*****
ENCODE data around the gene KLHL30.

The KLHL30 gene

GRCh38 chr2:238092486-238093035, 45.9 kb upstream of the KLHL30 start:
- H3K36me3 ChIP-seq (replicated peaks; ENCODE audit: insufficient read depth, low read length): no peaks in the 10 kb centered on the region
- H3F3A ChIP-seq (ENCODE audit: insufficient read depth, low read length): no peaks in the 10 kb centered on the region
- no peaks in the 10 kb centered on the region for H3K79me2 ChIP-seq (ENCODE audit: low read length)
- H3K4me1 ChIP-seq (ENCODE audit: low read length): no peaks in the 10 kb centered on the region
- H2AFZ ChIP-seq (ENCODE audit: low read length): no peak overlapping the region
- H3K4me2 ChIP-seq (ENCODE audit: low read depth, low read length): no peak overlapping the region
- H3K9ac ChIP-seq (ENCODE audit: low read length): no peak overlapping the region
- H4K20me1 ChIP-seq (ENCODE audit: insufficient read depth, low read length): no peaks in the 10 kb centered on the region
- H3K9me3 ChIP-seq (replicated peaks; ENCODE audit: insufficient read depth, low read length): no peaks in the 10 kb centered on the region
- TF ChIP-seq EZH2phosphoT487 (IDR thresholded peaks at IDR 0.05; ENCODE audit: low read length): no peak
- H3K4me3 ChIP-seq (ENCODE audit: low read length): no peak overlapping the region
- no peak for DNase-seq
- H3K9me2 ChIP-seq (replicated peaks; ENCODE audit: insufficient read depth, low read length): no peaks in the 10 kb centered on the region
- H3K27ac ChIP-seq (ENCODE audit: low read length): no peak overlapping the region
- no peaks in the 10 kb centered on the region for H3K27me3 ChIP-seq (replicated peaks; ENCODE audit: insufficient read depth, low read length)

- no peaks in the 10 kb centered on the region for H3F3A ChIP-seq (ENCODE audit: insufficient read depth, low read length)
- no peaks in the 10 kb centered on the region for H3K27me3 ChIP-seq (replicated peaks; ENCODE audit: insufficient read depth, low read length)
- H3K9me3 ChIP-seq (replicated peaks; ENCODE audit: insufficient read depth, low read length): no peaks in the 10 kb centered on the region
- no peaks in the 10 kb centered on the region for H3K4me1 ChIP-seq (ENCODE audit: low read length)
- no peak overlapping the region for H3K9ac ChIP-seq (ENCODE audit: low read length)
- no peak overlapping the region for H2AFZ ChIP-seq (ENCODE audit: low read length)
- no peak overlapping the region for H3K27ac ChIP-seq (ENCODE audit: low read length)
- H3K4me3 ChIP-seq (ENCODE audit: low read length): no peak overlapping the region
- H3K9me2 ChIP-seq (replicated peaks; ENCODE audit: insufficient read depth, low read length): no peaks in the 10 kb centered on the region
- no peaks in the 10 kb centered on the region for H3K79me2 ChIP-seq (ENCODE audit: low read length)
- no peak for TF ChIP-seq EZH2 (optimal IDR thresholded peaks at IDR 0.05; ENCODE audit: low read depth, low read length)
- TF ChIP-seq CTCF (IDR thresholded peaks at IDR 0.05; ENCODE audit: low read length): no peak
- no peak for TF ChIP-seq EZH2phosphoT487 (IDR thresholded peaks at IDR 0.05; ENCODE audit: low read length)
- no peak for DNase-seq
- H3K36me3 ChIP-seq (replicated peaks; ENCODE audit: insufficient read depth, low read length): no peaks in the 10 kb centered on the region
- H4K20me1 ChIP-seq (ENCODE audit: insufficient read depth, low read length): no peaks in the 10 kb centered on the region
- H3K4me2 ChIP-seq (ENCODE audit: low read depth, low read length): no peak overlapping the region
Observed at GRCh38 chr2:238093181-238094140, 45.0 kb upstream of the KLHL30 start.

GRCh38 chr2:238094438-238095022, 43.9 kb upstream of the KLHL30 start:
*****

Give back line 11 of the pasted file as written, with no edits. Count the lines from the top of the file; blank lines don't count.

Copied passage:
- H4K20me1 ChIP-seq (ENCODE audit: insufficient read depth, low read length): no peaks in the 10 kb centered on the region